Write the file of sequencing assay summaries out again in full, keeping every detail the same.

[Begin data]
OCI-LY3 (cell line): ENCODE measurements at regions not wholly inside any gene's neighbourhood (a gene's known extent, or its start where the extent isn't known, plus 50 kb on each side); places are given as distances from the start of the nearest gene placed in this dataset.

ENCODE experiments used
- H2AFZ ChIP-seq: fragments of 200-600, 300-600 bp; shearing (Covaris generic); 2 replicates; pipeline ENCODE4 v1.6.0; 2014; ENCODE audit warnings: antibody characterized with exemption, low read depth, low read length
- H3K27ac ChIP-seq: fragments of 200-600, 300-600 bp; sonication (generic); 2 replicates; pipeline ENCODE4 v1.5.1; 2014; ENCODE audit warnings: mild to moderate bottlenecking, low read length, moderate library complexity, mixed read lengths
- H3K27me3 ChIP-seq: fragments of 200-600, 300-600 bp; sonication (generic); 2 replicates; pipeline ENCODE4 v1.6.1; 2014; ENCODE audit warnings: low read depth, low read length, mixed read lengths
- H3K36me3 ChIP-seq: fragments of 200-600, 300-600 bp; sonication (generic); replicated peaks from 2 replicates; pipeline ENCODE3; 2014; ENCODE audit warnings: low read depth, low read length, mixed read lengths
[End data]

OCI-LY3 (cell line): ENCODE measurements at regions not wholly inside any gene's neighbourhood (a gene's known extent, or its start where the extent isn't known, plus 50 kb on each side); places are given as distances from the start of the nearest gene placed in this dataset.

ENCODE experiments used
- H2AFZ ChIP-seq: fragments of 200-600, 300-600 bp; shearing (Covaris generic); 2 replicates; pipeline ENCODE4 v1.6.0; 2014; ENCODE audit warnings: antibody characterized with exemption, low read depth, low read length
- H3K27ac ChIP-seq: fragments of 200-600, 300-600 bp; sonication (generic); 2 replicates; pipeline ENCODE4 v1.5.1; 2014; ENCODE audit warnings: mild to moderate bottlenecking, low read length, moderate library complexity, mixed read lengths
- H3K27me3 ChIP-seq: fragments of 200-600, 300-600 bp; sonication (generic); 2 replicates; pipeline ENCODE4 v1.6.1; 2014; ENCODE audit warnings: low read depth, low read length, mixed read lengths
- H3K36me3 ChIP-seq: fragments of 200-600, 300-600 bp; sonication (generic); replicated peaks from 2 replicates; pipeline ENCODE3; 2014; ENCODE audit warnings: low read depth, low read length, mixed read lengths